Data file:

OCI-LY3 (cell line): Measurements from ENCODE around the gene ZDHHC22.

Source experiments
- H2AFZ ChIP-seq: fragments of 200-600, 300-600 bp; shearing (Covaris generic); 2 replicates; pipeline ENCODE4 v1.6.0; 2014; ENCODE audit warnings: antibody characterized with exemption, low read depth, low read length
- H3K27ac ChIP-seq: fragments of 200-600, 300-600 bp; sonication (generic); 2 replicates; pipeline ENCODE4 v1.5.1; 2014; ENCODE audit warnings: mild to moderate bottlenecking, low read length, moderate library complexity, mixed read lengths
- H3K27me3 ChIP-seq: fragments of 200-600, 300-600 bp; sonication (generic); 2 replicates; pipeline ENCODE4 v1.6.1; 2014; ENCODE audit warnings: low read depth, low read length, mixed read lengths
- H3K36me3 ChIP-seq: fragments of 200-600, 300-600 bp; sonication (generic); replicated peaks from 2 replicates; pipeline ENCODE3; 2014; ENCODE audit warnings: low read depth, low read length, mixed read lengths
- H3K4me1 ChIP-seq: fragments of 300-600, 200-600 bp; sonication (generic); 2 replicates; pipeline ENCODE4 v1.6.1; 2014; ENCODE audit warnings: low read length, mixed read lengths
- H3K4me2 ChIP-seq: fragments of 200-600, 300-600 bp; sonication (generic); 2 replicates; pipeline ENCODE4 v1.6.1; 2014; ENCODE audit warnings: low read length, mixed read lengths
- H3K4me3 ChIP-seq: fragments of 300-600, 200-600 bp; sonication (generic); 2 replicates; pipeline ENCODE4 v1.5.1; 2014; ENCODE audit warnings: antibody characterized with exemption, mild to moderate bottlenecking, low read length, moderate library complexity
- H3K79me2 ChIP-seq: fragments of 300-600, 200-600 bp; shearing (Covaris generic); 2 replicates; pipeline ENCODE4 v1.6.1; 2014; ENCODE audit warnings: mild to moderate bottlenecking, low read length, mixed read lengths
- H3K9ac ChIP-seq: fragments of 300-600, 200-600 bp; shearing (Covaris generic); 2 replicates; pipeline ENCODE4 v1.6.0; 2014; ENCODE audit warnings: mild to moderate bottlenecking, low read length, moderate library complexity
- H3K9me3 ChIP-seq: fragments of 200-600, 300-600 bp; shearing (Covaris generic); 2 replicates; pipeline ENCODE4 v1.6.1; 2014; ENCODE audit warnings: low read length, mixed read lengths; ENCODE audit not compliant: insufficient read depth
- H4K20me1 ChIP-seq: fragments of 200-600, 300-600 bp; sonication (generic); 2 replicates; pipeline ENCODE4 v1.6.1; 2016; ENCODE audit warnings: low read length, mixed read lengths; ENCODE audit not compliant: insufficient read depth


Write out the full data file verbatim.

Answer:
OCI-LY3 (cell line): Measurements from ENCODE around the gene ZDHHC22.

Source experiments
- H2AFZ ChIP-seq: fragments of 200-600, 300-600 bp; shearing (Covaris generic); 2 replicates; pipeline ENCODE4 v1.6.0; 2014; ENCODE audit warnings: antibody characterized with exemption, low read depth, low read length
- H3K27ac ChIP-seq: fragments of 200-600, 300-600 bp; sonication (generic); 2 replicates; pipeline ENCODE4 v1.5.1; 2014; ENCODE audit warnings: mild to moderate bottlenecking, low read length, moderate library complexity, mixed read lengths
- H3K27me3 ChIP-seq: fragments of 200-600, 300-600 bp; sonication (generic); 2 replicates; pipeline ENCODE4 v1.6.1; 2014; ENCODE audit warnings: low read depth, low read length, mixed read lengths
- H3K36me3 ChIP-seq: fragments of 200-600, 300-600 bp; sonication (generic); replicated peaks from 2 replicates; pipeline ENCODE3; 2014; ENCODE audit warnings: low read depth, low read length, mixed read lengths
- H3K4me1 ChIP-seq: fragments of 300-600, 200-600 bp; sonication (generic); 2 replicates; pipeline ENCODE4 v1.6.1; 2014; ENCODE audit warnings: low read length, mixed read lengths
- H3K4me2 ChIP-seq: fragments of 200-600, 300-600 bp; sonication (generic); 2 replicates; pipeline ENCODE4 v1.6.1; 2014; ENCODE audit warnings: low read length, mixed read lengths
- H3K4me3 ChIP-seq: fragments of 300-600, 200-600 bp; sonication (generic); 2 replicates; pipeline ENCODE4 v1.5.1; 2014; ENCODE audit warnings: antibody characterized with exemption, mild to moderate bottlenecking, low read length, moderate library complexity
- H3K79me2 ChIP-seq: fragments of 300-600, 200-600 bp; shearing (Covaris generic); 2 replicates; pipeline ENCODE4 v1.6.1; 2014; ENCODE audit warnings: mild to moderate bottlenecking, low read length, mixed read lengths
- H3K9ac ChIP-seq: fragments of 300-600, 200-600 bp; shearing (Covaris generic); 2 replicates; pipeline ENCODE4 v1.6.0; 2014; ENCODE audit warnings: mild to moderate bottlenecking, low read length, moderate library complexity
- H3K9me3 ChIP-seq: fragments of 200-600, 300-600 bp; shearing (Covaris generic); 2 replicates; pipeline ENCODE4 v1.6.1; 2014; ENCODE audit warnings: low read length, mixed read lengths; ENCODE audit not compliant: insufficient read depth
- H4K20me1 ChIP-seq: fragments of 200-600, 300-600 bp; sonication (generic); 2 replicates; pipeline ENCODE4 v1.6.1; 2016; ENCODE audit warnings: low read length, mixed read lengths; ENCODE audit not compliant: insufficient read depth